Bat House: April 1, 2017.
By Bismarck D. Andino
More than 1,300 species of bats worldwide play an important role in the ecosystem, said Fran Hutchins, director of Bracken Cave Preserve and member of Bat Conservation International, April 1 during a bat house-building workshop at Sinkin Eco Centro.
“Bracken Cave is home for the largest colony of bats in the word – it’s a maternity colony of Mexican free-tailed bats,” Hutchins said. “We have somewhere in the neighborhood of around 20 million bats living in the cave here in San Antonio.”
Hutchins said most of Central Texas’s bats are insectivores. This type of specie is responsible for eating pest insects in this area, which help farmers save millions of dollars every year either in crop damage or pesticides they don’t have to buy, he said.
“Worldwide, bats are important not just for eating insects, but also as pollinators —pollinating night blooming plants like cactus — and as seed dispersers for a lot of tropical plants,” he said.
Hutchins said this area also has nectar and fruit eating bats due to migration from Mexico and the Caribbean islands.
“The big one they like to feed from is the agave cactus, so we really need to keep the bats feeding from agave so we can keep the tequila flowing,” he said, joking.
Joe Miller, culinary chef and purchasing assistant at the Culinary Institute of America, said this topic affects him because he is all about the produce quality and food safety.
“We do not want pesticides on our plants because nowadays it affects the human kind,” Miller said. “It’s not good and it’s not healthy for our bodies, so the more organic we can go the better,” he said.
Ursula Miller, A master’s degree candidate in environmental science at the University of Texas at San Antonio, said she is passionate about protecting this city’s natural resources.
“I knew that we had bats in San Antonio, but I didn’t realize the many different species that we had, so that was nice to learn about,” Miller said. “I know bats are important pollinators and my research is actually focused on monarch butterflies — they are pollinators as well — so I thought it was really cool to see what I can learn about bats,” she said.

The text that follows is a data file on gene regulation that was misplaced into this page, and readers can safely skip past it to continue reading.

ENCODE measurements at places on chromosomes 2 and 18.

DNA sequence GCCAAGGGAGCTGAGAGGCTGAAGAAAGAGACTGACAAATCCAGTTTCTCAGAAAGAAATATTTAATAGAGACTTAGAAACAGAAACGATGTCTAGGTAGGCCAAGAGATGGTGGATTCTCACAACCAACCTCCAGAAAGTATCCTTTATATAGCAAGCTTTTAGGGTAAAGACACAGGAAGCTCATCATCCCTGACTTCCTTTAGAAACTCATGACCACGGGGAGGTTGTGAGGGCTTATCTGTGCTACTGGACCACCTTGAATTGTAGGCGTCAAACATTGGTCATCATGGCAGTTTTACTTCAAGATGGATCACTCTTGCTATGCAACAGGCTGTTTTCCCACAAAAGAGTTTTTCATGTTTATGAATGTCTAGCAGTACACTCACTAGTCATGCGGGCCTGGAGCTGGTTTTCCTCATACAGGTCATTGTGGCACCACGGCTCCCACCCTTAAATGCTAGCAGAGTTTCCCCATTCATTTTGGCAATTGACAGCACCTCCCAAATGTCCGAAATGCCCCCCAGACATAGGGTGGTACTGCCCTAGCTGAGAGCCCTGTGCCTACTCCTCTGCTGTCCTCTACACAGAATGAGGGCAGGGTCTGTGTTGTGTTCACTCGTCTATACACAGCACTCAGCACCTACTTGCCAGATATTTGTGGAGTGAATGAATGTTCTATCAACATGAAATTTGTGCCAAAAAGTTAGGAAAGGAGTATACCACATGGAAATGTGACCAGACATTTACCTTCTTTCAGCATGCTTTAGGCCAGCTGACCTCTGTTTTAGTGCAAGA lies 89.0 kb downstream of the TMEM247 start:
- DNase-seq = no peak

Miller is doing a monarch butterflies project, in which she is also researching on their association with cardenolide in milkweed plants.
This project will take her to Mexico to study the monarch butterflies’ migration path.
Miller brought her husband to this workshop on a secret date.
Hildi Mayorga, a neighbor of the area, said she likes to be knowledgeable about what is happening in her city and this type of workshop helps her with that.
“I think people have a real misconception about what bats do or how we can live symbiotically with them,” Mayorga said. “I’ve always known that bats are one of the ecological miracles that really take care of so many beautiful things like … giving back to the earth so we can grow things and sustain our own food sources.”
Mayorga is all for bat conservation because of the mosquitoes problem. She is always the one to get attacked by them, she said laughing.
After the workshop, attendees had the opportunity to build a bat house with Hutchins in the Eco Centro’s garden.
With a drill in hand, each of them participated by screwing the house kit and caulking the cracks. The result: a double-chamber wooden bat house.
For better chances of attracting bats, Hutchins recommended staining instead of painting because of paint odor. He said darker colors would increase heat absorption, which can be good for cooler climates.
Hutchins also recommended hanging bat houses on a pole above gardens and away from trees and walls to be free from predators and to act as a fertilizer since bat’s excrement is rich in nutrients.